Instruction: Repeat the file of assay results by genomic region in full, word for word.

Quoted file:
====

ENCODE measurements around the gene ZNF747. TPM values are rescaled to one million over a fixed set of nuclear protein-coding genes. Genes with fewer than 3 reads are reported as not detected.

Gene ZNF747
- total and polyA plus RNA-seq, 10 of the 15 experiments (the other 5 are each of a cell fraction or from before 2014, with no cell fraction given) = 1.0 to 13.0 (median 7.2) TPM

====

ENCODE measurements around the gene ZNF747. TPM values are rescaled to one million over a fixed set of nuclear protein-coding genes. Genes with fewer than 3 reads are reported as not detected.

Gene ZNF747
- total and polyA plus RNA-seq, 10 of the 15 experiments (the other 5 are each of a cell fraction or from before 2014, with no cell fraction given) = 1.0 to 13.0 (median 7.2) TPM